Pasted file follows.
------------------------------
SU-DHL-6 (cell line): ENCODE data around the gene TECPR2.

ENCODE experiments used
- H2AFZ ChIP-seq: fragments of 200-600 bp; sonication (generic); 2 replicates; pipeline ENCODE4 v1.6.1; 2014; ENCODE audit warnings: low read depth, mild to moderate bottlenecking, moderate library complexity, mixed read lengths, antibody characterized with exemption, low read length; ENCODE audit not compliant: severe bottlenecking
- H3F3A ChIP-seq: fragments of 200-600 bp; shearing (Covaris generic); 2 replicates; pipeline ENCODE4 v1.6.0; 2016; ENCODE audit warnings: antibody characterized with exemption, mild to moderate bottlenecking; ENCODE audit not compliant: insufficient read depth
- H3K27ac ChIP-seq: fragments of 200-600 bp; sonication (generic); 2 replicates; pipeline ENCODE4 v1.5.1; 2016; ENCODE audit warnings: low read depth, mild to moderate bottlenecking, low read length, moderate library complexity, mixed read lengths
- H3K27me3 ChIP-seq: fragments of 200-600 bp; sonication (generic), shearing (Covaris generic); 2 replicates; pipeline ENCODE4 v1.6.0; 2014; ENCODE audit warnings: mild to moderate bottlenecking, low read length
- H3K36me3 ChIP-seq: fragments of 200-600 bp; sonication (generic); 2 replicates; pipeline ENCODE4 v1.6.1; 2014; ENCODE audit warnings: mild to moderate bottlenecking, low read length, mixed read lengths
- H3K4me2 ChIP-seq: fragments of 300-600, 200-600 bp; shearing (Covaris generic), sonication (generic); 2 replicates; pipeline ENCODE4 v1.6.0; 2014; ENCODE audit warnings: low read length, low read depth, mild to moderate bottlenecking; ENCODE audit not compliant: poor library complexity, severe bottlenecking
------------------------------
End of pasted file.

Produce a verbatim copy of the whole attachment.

SU-DHL-6 (cell line): ENCODE data around the gene TECPR2.

ENCODE experiments used
- H2AFZ ChIP-seq: fragments of 200-600 bp; sonication (generic); 2 replicates; pipeline ENCODE4 v1.6.1; 2014; ENCODE audit warnings: low read depth, mild to moderate bottlenecking, moderate library complexity, mixed read lengths, antibody characterized with exemption, low read length; ENCODE audit not compliant: severe bottlenecking
- H3F3A ChIP-seq: fragments of 200-600 bp; shearing (Covaris generic); 2 replicates; pipeline ENCODE4 v1.6.0; 2016; ENCODE audit warnings: antibody characterized with exemption, mild to moderate bottlenecking; ENCODE audit not compliant: insufficient read depth
- H3K27ac ChIP-seq: fragments of 200-600 bp; sonication (generic); 2 replicates; pipeline ENCODE4 v1.5.1; 2016; ENCODE audit warnings: low read depth, mild to moderate bottlenecking, low read length, moderate library complexity, mixed read lengths
- H3K27me3 ChIP-seq: fragments of 200-600 bp; sonication (generic), shearing (Covaris generic); 2 replicates; pipeline ENCODE4 v1.6.0; 2014; ENCODE audit warnings: mild to moderate bottlenecking, low read length
- H3K36me3 ChIP-seq: fragments of 200-600 bp; sonication (generic); 2 replicates; pipeline ENCODE4 v1.6.1; 2014; ENCODE audit warnings: mild to moderate bottlenecking, low read length, mixed read lengths
- H3K4me2 ChIP-seq: fragments of 300-600, 200-600 bp; shearing (Covaris generic), sonication (generic); 2 replicates; pipeline ENCODE4 v1.6.0; 2014; ENCODE audit warnings: low read length, low read depth, mild to moderate bottlenecking; ENCODE audit not compliant: poor library complexity, severe bottlenecking